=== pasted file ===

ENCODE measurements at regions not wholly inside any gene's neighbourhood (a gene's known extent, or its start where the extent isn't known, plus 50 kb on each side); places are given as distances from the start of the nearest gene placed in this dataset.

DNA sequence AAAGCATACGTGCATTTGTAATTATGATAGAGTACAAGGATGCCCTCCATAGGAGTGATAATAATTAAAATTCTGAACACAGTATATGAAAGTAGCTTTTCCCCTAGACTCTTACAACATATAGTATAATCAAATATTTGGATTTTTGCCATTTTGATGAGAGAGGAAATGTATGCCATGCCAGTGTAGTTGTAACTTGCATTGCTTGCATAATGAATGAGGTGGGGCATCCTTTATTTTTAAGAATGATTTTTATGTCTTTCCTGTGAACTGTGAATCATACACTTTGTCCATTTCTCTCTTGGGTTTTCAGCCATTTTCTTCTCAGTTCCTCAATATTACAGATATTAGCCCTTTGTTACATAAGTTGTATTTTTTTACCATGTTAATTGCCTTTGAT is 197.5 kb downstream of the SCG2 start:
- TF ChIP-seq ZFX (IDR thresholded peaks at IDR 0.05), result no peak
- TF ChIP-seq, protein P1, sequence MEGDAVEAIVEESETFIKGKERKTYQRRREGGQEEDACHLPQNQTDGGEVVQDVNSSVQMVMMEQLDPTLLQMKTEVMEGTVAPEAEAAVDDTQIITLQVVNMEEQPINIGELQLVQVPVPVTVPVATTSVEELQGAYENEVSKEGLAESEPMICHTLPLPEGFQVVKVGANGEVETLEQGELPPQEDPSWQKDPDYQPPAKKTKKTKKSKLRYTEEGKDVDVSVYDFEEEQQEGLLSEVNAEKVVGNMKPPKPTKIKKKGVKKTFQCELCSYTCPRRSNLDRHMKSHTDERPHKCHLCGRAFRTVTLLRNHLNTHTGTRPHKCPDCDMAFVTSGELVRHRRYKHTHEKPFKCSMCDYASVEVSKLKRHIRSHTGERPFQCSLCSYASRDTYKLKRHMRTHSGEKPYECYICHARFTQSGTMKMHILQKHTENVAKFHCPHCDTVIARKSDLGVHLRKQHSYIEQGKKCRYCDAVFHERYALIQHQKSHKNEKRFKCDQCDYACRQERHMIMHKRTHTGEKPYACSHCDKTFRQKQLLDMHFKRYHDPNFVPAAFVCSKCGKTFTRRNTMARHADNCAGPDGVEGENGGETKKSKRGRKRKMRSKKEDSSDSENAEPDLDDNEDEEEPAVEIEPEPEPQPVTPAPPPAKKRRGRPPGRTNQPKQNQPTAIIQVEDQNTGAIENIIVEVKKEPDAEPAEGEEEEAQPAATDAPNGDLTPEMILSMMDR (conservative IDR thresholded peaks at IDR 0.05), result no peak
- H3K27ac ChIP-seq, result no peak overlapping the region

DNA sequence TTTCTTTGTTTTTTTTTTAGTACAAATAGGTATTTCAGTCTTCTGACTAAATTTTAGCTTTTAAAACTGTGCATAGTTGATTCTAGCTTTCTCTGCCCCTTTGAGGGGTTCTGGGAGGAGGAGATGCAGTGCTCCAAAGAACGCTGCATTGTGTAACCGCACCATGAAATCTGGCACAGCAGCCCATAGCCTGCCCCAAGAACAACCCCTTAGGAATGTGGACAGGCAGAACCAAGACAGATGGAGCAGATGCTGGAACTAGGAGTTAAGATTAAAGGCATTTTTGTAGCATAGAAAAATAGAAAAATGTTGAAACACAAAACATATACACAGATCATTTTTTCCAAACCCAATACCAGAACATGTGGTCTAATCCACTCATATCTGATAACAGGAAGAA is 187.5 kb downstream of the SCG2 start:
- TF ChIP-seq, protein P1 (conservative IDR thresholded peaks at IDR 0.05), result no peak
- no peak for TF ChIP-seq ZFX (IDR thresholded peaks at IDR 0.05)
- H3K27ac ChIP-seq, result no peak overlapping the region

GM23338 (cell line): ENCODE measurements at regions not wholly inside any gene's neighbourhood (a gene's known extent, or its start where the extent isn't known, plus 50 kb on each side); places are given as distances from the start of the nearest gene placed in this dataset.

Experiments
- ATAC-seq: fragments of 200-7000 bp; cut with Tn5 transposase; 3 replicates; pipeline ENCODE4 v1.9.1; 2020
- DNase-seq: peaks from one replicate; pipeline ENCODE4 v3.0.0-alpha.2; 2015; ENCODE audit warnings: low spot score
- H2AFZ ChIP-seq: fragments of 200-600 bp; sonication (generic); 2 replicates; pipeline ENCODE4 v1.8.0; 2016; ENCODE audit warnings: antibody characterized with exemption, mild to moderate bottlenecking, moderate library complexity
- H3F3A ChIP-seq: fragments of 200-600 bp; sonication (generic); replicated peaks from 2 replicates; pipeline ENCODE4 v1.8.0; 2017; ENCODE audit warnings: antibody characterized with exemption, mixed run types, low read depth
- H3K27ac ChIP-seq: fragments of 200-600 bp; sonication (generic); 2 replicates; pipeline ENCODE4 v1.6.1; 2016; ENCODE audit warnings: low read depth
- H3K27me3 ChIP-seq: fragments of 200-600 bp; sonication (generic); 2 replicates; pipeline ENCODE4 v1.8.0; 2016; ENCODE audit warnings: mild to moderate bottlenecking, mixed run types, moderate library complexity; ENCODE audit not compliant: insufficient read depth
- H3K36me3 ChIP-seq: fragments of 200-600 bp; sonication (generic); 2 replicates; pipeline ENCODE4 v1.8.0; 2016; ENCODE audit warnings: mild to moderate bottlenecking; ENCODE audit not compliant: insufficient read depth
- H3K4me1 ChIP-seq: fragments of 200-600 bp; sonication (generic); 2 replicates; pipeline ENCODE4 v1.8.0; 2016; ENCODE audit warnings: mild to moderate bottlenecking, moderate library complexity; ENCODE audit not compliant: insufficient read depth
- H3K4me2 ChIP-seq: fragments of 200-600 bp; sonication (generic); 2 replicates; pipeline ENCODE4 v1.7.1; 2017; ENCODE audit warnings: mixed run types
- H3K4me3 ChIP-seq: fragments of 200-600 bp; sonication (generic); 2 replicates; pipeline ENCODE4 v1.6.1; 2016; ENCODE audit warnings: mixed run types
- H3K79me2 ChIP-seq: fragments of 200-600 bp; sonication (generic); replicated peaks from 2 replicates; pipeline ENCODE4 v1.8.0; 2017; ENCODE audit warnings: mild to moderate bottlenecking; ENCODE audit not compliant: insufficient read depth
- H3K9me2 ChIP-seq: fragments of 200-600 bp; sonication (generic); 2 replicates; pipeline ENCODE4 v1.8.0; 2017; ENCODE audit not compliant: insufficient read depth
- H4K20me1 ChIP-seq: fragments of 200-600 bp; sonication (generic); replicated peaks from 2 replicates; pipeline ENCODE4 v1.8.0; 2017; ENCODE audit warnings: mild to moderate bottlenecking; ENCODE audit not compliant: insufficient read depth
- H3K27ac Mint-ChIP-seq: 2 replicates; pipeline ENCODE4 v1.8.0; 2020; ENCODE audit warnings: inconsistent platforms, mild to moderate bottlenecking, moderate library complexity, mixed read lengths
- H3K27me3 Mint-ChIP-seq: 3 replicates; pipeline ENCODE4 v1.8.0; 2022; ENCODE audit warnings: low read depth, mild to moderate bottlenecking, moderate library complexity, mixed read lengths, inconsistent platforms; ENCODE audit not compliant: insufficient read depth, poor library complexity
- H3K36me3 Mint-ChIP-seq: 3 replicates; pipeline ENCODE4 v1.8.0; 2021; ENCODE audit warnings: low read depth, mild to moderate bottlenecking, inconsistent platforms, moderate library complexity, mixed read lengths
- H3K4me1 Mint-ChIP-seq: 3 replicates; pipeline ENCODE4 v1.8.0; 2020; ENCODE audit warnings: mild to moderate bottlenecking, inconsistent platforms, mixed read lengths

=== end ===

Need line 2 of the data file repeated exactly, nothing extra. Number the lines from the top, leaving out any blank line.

DNA sequence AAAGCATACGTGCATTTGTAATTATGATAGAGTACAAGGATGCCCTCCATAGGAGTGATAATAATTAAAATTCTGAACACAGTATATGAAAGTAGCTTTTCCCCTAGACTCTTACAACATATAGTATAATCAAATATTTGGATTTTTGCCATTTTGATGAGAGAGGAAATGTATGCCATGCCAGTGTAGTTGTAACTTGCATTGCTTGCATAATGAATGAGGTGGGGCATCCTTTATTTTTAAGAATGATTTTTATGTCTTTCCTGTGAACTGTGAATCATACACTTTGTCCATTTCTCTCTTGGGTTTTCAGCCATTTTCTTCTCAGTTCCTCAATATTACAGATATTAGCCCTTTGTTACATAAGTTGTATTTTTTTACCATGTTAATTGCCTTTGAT is 197.5 kb downstream of the SCG2 start: